As Boston College students, it can be tempting to hide our true selves. Embracing our individuality can help us to understand ourselves and experience the world around us as genuinely as possible. Authentic Eagles is a series that gives a voice to the people who have experienced firsthand the trials, tribulations, and triumphs of being one’s authentic self at BC. We hope that readers are inspired to have conversations and reflections of their own, working toward being more authentic individuals.
Chris Kabacinski, MCAS '16
When I broke my foot, I was in the middle of my most demanding semester of college. I was laying out, proofreading, and perfecting the inaugural issue of a publication that I had co-founded; running a forum for Word of Mouth; drowning in a graduate seminar, where the readings and lectures offered me more answers than questions; drafting a thesis proposal; making the most of the time left with my girlfriend, who would graduate come May; and spending time with other roommates and friends. Beneath my optimistic visage and affirmative responses, I was reeling, trying to figure out what mattered while hiding what was the matter. I was moving all too quickly, fueled only by black coffee and a worrisome amount of toast. I couldn’t keep up with everyday life.
At the time when my bone broke, I wasn’t even running fast—that’s the funny part. My friend Brendan and I had agreed to meet for a run at our usual spot, so I took it slow for the minute-long trek to the designated point. As I approached the corner where we agreed to meet, I misstepped, and my foot rolled outward.
I made the few paces back to the curb, hoping for the pain to pass, but it radiated through my foot. I was suddenly aware of my own body. It was my first injury; I wasn’t used to feeling so contained, so limited.
When Brendan joined me back on the sidewalk, I asked him to wait for a minute or two. I thought it was maybe a mild sprain, something that I could perhaps continue to run on if I stretched it out enough. The pain only deepened, spread out with time; we weren’t going to log even a few miles that day. Brendan helped me hobble back to my house off campus, but I adamantly insisted I didn’t need much help, all the while putting pressure on my injured foot. (In reality, I just didn’t have to coordination to let him bear the weight.)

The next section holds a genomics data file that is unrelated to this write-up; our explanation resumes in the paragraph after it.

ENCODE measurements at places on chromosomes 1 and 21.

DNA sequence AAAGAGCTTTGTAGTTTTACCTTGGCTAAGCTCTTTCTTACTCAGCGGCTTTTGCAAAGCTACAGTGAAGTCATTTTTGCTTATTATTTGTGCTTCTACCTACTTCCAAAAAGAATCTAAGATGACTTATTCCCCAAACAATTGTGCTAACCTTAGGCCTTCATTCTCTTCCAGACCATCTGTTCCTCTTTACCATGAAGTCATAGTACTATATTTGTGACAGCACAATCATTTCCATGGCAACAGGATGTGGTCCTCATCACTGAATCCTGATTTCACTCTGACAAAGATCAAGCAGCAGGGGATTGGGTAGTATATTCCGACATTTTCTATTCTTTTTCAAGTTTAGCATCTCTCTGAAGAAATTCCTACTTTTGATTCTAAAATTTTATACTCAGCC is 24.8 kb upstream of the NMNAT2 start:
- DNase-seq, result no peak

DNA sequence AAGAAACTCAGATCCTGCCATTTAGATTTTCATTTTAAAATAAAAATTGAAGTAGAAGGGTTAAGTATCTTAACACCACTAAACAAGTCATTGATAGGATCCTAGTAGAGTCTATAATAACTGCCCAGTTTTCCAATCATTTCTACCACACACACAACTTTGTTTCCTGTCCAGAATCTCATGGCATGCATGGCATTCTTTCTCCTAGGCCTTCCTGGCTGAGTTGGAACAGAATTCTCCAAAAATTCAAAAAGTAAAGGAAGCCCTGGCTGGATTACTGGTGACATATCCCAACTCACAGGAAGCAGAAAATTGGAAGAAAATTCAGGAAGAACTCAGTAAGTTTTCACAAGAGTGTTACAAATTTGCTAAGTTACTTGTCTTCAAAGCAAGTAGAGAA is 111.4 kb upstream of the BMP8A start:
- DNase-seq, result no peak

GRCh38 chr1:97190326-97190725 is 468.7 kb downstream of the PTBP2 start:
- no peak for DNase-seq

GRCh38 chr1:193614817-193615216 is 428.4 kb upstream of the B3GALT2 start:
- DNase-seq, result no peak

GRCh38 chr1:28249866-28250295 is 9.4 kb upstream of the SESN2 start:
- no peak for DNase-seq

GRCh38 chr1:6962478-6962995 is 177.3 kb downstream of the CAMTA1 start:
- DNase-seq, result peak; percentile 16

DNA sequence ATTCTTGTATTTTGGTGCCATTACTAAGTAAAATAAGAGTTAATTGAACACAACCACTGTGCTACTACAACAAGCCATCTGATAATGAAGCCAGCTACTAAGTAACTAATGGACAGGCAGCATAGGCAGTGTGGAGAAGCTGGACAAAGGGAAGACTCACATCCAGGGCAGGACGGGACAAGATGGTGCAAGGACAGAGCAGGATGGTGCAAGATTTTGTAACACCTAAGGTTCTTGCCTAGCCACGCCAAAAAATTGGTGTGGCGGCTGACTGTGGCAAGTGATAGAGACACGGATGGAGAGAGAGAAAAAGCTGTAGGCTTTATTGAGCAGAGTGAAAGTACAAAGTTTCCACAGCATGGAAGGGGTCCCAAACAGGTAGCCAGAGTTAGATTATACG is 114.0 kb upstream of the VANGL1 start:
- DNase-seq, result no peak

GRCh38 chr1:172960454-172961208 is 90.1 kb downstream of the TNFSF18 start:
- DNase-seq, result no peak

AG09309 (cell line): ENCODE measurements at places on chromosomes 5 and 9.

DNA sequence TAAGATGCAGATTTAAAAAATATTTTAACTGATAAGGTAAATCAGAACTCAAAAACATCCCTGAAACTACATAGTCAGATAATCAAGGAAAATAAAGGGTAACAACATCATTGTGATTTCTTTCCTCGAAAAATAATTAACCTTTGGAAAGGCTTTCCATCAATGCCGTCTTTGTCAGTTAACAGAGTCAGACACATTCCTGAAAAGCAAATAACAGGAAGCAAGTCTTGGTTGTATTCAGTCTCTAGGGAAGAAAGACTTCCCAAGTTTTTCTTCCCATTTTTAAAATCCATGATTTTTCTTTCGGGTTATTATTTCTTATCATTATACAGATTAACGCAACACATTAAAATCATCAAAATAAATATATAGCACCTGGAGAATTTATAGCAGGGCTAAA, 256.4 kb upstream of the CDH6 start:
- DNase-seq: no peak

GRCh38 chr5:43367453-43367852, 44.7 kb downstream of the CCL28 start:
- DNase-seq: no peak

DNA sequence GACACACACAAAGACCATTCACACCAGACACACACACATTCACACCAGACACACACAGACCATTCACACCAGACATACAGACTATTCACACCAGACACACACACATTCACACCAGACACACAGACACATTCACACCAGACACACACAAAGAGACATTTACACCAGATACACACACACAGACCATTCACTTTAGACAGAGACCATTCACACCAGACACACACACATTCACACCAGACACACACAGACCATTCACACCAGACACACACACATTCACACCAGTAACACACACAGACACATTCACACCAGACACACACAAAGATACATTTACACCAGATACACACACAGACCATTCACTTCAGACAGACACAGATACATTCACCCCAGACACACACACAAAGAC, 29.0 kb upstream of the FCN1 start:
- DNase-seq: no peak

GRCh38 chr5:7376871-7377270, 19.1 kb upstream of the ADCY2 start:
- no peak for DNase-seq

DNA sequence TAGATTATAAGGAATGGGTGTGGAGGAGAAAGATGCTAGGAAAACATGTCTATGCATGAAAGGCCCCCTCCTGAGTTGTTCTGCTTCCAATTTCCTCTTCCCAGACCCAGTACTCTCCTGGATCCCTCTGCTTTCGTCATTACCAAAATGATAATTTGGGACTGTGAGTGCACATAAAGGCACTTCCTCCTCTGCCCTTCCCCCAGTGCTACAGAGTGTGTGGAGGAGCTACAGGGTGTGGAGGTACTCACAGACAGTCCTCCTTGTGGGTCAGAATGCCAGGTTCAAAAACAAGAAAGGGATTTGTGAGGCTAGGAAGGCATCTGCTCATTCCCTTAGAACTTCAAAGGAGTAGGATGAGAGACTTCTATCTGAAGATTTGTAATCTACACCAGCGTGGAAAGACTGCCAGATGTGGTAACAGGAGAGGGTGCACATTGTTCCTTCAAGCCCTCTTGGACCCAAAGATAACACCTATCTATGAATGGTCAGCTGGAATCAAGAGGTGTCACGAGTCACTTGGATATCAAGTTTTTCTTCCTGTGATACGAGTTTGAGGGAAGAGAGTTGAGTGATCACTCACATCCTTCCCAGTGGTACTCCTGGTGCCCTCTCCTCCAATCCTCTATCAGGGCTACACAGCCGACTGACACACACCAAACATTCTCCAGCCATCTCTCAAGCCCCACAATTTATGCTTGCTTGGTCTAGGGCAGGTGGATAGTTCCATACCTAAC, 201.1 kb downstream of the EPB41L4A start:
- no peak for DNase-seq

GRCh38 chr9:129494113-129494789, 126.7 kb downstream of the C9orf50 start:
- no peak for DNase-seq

I spent the weekend with my blue foot propped up on pillows, or hobbling around on one foot or crutches. All the while, I worried: what would I do if I couldn’t run, or make it to my meetings, or navigate snowy sidewalks? Would I have to wear a cumbersome boot to WoM Prom or Commencement Ball?
These anxieties didn’t show on the surface. I guess I’m known—at least in my friend group—for my unflagging (or, as someone put it, aggressive) optimism, so it was habit for me to spin this injury into something positive. When I healed, I would be stronger, I told them. Scar tissue is strong. With rest, I’d be better in no time. The bruise looks neat, all discolored and bulging. What breaks your foot makes you stronger.
And slows you down.
As it turned out, it was a small fracture on the bone leading to my pinky toe. The prognosis was bright: six to eight weeks in a small boot, and I’d be ready to free my foot and take off running (slower speeds, shorter distances).
In the middle of a life chat with a friend a few days later, it dawned on me that this injury was life telling me to slow down. All of this happened while I was in the middle of a graduate class teaching us the concept that meaning never held and could never be totally determined. What I learned was that you had to decide what life events would signify. And this was what I wanted my broken foot to mean, I decided: slow down.